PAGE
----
San Francisco’s Presidio Chapel seeks funding for expansions targeting religious diversity

Historic preservation and architecture firm Page & Turnbull is running a campaign to fund the 185.8 sm (2000-sf) expansion of San Francisco’s Presidio Chapel, proposed by the firm to accommodate the diverse praying needs of the different religions using the facility. Photo courtesy CC Sullivan

Historic preservation and architecture firm Page & Turnbull is running a campaign to fund the 186-m2 (2000-sf) expansion of San Francisco’s Presidio Chapel, proposed by the firm to accommodate the diverse praying needs of the different religions using the facility.

According to the architect Ruth Todd, FAIA, principal at Page & Turnbull, built in 1937, was originally designed, and built by the U.S. Army to serve Christian and Jewish congregations, who traditionally worship in pews, while its downstairs “parish hall,” as it has been known, was used for Sunday school classrooms and large community gatherings.

“This presented a design challenge: to create appropriate space for those religions whose followers do not use pews but rather gather in circles, or sit or kneel on the floor, or a combination,” she explained.

Since the chapel was built more than 90 years ago, its structure also needs major improvements for seismic stabilization and accessibility, which needs to be updated to meet present time building codes and access laws.

A Stained-glass window on display at the Remembered Light exhibition staged at the chapel until Nov. 20, 2022. Photo courtesy CC Sullivan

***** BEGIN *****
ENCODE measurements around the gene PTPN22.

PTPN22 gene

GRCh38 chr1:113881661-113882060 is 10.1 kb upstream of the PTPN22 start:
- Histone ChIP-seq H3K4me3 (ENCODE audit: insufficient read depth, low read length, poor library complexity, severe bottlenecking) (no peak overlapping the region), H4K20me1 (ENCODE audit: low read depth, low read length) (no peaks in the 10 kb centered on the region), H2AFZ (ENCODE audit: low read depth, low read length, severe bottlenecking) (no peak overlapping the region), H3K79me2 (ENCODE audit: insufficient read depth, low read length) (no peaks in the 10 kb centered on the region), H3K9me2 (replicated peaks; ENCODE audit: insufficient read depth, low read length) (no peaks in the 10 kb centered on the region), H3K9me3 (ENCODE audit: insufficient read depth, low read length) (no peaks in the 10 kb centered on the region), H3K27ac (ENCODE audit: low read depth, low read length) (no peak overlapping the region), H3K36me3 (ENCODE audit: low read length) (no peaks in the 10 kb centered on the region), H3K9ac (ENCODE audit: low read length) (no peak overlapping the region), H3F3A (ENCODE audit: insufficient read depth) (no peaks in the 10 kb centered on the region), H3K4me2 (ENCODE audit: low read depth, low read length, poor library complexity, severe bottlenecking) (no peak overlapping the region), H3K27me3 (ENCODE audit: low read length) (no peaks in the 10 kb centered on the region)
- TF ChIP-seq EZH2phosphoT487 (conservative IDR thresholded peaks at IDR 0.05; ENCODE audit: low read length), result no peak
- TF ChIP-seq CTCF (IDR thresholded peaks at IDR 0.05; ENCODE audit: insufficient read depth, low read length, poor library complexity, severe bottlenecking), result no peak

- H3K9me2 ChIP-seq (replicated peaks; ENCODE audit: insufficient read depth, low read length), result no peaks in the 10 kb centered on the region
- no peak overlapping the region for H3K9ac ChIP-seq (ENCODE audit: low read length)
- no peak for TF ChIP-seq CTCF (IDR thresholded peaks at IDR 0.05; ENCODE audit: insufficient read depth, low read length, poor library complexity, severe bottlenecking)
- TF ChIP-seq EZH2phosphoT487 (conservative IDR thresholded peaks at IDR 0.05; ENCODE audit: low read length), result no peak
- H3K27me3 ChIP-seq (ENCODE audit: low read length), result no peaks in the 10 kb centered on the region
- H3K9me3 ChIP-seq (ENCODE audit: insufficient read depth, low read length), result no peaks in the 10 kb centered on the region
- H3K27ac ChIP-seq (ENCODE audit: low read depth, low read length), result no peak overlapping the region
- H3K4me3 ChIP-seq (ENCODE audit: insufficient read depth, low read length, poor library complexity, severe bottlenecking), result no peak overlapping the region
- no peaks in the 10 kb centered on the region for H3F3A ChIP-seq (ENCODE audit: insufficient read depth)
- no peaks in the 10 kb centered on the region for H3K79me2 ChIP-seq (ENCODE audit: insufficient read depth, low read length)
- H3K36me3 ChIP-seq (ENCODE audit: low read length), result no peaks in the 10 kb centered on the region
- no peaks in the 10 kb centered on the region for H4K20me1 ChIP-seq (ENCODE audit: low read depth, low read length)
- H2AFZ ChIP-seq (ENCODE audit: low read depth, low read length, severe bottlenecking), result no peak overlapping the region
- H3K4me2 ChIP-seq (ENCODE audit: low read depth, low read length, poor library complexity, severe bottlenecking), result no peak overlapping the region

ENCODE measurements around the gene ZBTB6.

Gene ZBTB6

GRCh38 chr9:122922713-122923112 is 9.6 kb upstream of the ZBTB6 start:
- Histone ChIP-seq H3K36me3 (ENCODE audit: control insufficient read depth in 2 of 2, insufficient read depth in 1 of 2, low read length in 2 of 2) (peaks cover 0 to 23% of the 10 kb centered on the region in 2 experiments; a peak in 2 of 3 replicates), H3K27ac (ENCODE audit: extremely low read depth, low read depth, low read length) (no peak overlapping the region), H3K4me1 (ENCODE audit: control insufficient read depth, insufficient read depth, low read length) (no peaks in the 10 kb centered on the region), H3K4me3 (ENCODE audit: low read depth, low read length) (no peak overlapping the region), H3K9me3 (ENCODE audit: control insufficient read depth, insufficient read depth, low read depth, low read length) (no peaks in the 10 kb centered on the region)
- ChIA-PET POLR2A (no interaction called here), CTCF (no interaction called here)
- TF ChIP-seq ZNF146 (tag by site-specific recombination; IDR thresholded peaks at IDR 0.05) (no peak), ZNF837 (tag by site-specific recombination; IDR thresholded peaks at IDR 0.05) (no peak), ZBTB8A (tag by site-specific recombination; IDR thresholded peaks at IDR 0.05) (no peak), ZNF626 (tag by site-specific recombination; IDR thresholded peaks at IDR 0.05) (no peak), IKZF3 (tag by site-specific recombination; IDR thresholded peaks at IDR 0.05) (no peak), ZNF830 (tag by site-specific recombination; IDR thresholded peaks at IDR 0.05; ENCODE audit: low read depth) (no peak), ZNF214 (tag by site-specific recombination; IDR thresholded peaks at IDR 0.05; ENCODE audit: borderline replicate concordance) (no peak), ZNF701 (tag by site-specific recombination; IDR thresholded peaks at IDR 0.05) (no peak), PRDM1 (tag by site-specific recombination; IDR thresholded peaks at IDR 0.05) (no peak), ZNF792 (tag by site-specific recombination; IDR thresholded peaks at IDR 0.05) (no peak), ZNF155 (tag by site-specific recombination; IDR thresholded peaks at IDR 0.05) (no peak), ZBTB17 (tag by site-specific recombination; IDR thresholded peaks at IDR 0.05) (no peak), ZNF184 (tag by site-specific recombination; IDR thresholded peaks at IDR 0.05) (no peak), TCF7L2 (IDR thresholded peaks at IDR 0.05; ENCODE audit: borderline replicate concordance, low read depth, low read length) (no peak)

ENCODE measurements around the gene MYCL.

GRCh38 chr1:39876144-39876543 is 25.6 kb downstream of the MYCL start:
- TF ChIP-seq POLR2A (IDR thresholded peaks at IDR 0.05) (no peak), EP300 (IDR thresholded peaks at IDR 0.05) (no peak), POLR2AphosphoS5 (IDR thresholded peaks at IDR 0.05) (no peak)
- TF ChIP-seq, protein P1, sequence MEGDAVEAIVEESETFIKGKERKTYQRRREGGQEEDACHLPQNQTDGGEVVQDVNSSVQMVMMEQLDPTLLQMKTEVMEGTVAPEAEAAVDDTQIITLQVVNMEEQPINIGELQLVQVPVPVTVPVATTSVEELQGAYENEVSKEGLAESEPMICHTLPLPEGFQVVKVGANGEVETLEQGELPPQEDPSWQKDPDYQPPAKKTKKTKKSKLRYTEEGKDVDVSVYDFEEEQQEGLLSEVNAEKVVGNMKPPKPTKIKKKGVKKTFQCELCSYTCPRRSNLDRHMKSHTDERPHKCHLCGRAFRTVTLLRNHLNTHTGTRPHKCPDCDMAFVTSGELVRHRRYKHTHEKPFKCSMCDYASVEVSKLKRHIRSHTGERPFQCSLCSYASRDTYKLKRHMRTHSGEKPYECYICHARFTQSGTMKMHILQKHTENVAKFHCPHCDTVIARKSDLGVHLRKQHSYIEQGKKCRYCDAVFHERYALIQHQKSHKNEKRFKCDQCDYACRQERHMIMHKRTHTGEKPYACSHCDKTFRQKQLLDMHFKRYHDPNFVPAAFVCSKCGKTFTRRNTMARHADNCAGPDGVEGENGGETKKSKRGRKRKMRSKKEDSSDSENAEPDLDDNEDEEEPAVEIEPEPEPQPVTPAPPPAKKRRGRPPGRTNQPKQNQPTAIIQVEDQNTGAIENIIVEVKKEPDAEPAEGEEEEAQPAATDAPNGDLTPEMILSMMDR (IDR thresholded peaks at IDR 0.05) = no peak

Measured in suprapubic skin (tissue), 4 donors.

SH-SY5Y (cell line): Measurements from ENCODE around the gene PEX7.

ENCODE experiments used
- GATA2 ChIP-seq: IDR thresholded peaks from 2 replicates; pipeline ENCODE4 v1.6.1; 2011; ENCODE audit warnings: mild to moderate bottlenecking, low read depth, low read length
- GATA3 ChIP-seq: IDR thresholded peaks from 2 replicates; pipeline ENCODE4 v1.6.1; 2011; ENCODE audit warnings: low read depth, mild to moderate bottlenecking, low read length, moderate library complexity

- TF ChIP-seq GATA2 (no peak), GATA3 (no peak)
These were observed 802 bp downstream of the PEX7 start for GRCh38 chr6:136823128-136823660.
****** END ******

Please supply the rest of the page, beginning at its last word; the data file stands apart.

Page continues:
To kickstart the campaign for its funding, the Interfaith Center at the Presidio has mounted the exhibition titled Remembered Light, featuring works from the McDonald Peace Windows collection at San Francisco’s War Memorial Veterans Building. The show started at the end of August and runs through until Nov. 20. The show includes two dozen works, each created from shards of stained glass collected by Frederic A. McDonald (1908-2002), who served as Chaplain to Gen. Omar Bradley in Europe during World War II. He collected the shards from bombed-out cathedrals, synagogues, and chapels.

The historic Spanish Colonial Revival-style Chapel is “a beacon of interfaith peace, honoring those who have served and those who have died in service to our democracy,” says Gerald Caprio, chair of trustees of the Interfaith Center at the Presidio, the steward of Presidio Chapel and its art collection. “We hope to rehabilitate and stabilize the building and to add a gallery, where the works created from the shards rescued by McDonald can be on permanent display.”

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